UBC Aquatic Centre is a national training centre for the Canadian Olympic Swim Team, and every four years there is a focus on ramping up their swimmers for the Olympic Time Trials, and then getting the successful racers ready for the main event.
When I started hooping in 2005, I worked full-time as Head Instructor at the UBC Aquatic Centre, and I practiced hooping on the outdoor pool deck during my lunch breaks. My breaks happened during one of the two daily practice sessions for the high performance swimmers, which meant that the team and the coaches would pass by my hooping area on their way to the water. Watching my progress over the months, they often gave me positive feedback, including “You could be in the Opening Ceremonies at the Olympics!”… which jumpstarted my imagination!
Vancouver was bidding to host the 2010 Winter Olympics, so there was certainly the possibility that the Games would happen in my city… and I started dreaming: what about a hoop that looked like a snowflake? I could cut out pieces of foam, attach them somehow to the outside of my hoop, cover the whole thing with silver glitter paint… and it would be AWESOME!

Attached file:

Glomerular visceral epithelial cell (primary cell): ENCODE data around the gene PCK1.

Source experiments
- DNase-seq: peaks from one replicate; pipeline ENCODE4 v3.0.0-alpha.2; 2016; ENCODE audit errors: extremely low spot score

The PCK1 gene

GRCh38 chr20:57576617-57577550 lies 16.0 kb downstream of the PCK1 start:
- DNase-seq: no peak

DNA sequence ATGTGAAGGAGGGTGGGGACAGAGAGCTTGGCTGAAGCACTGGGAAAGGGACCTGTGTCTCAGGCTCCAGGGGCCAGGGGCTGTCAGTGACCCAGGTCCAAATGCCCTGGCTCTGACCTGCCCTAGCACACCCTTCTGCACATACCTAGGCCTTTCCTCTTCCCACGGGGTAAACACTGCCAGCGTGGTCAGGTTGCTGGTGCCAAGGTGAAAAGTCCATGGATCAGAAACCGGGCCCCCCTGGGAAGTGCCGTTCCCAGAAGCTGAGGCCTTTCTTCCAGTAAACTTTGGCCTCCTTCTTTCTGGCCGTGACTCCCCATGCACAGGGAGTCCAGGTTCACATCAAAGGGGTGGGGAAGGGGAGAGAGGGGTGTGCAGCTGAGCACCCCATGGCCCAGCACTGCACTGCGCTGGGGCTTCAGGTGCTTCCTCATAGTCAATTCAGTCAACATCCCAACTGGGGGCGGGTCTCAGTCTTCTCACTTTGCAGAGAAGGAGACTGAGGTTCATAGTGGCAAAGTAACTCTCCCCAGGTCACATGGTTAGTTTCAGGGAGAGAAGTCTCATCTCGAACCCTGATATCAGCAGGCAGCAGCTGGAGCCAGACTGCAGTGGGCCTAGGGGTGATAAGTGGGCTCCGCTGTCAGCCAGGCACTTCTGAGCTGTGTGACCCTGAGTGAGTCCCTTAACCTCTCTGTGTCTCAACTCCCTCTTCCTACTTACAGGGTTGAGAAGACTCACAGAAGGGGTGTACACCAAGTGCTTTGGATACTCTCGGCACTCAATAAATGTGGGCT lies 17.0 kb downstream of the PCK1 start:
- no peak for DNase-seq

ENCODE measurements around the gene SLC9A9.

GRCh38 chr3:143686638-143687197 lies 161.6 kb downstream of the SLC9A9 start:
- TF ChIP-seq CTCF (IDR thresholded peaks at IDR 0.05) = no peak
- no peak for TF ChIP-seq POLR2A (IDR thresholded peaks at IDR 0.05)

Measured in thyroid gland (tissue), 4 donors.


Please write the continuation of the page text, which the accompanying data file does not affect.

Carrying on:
I haven’t figured out the snowflake application yet (my current thought is to try it with fabric that will flutter and reflect, but not break if the hoop gets dropped).. but I have applied to be a performer for the Opening Ceremonies!
The call went out a few months ago for performers, and I followed the link to their application form on the 2010 website. After a few weeks had passed, I had a phonecall: “Hi Christa! This is Christina, your former hoop student… but I’m calling about the Opening Ceremonies!”
Christina is on the Ceremonies team, and these folks have it down to a fine art form: after our phone conversation (Me: “Really?! Oh my god!!!”), I received an email outlining -exactly- what to expect on my audition day.. these are people who have thought a lot about creating a comfortable environment for their applicants. A reminder email was sent a couple days in advance, but I didn’t need it - I had been nervously anticipating the audition for weeks!